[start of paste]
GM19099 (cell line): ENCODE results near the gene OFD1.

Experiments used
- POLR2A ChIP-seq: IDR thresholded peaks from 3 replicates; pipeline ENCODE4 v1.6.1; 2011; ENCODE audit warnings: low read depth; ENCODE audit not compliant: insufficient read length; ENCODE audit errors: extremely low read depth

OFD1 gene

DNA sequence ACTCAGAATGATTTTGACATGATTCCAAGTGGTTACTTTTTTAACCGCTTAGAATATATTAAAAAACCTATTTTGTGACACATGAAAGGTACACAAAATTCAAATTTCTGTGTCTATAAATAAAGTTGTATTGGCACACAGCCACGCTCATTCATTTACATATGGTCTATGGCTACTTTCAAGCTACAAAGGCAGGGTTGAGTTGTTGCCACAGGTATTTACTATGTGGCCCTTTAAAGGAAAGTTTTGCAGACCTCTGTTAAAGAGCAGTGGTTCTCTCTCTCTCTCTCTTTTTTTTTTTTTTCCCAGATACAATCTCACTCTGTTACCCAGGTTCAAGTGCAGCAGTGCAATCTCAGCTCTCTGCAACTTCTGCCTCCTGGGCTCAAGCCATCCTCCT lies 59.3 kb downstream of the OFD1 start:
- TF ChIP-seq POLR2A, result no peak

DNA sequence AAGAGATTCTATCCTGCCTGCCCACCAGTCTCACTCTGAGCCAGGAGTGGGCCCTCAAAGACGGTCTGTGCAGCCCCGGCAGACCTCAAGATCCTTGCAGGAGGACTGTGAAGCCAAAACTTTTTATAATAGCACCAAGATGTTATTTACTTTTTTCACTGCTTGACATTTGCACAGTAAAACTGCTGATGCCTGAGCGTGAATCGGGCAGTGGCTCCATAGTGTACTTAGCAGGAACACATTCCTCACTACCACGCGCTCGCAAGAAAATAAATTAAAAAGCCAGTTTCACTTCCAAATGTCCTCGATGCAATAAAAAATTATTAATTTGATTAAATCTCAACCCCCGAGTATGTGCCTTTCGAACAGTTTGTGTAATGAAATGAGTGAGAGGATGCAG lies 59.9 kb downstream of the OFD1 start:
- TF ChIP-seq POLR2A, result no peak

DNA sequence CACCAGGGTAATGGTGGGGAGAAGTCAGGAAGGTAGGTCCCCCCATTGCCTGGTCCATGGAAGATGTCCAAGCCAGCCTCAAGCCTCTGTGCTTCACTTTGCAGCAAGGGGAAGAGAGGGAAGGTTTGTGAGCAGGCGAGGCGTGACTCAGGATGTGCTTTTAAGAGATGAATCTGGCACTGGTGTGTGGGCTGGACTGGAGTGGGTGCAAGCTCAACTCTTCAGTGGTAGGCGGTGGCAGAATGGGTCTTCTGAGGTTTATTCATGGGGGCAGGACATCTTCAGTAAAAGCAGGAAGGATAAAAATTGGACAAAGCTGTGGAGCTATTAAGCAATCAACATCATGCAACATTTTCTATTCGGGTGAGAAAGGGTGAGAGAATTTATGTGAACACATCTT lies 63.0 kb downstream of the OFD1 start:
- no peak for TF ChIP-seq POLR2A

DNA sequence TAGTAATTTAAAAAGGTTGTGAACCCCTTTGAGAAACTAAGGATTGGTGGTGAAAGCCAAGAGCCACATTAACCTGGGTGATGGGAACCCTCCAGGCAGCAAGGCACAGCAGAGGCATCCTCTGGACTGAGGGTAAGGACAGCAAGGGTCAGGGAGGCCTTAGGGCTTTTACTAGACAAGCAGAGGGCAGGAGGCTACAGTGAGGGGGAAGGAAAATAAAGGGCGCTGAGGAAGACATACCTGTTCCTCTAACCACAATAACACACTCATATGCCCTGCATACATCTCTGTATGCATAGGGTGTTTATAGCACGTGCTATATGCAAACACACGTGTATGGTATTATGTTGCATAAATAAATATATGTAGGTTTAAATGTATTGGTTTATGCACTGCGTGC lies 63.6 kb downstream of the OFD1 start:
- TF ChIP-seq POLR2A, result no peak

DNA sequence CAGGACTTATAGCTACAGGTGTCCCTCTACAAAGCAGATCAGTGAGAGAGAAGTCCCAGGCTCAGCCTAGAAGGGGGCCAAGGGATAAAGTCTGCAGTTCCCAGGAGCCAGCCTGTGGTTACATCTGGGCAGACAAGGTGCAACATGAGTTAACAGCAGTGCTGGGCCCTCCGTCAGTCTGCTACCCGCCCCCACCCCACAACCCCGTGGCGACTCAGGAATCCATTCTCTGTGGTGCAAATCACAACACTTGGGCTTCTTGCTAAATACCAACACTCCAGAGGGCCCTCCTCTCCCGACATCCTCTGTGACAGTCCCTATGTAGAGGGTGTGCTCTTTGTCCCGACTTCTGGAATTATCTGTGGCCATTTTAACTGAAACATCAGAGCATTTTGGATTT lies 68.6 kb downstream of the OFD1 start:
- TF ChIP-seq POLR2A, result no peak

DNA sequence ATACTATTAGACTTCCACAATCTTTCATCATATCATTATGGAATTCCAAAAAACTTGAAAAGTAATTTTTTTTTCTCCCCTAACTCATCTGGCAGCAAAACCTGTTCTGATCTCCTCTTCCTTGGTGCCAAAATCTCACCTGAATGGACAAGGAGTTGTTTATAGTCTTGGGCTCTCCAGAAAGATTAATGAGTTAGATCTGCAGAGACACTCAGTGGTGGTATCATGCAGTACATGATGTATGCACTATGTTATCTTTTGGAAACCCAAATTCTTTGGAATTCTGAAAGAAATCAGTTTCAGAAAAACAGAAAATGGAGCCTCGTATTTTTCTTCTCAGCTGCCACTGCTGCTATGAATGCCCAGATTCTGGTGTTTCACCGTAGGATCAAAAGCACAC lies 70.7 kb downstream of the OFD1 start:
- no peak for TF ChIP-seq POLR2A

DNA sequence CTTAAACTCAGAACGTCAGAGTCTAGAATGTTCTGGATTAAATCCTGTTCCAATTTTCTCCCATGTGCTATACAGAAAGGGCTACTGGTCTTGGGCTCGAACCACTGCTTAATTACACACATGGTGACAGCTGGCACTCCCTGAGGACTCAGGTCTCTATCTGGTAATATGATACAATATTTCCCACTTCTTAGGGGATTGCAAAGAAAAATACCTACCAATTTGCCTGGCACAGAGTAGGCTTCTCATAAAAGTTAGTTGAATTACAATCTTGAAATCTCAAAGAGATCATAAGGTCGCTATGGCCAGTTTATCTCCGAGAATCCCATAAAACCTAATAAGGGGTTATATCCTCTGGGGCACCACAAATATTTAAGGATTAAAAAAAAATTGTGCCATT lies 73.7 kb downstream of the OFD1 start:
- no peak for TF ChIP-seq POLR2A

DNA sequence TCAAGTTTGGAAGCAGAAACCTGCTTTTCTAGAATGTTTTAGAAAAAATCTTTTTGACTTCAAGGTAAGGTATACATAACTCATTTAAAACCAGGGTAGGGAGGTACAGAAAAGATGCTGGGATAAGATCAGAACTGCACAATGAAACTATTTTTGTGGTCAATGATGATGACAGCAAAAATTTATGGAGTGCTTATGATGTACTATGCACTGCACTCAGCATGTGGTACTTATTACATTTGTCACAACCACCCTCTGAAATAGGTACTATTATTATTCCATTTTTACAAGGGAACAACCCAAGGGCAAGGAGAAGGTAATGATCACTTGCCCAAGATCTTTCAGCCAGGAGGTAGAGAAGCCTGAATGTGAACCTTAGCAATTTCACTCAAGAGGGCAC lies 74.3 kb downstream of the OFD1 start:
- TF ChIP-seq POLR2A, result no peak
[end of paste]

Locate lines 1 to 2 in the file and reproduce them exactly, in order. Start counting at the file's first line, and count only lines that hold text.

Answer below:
GM19099 (cell line): ENCODE results near the gene OFD1.

Experiments used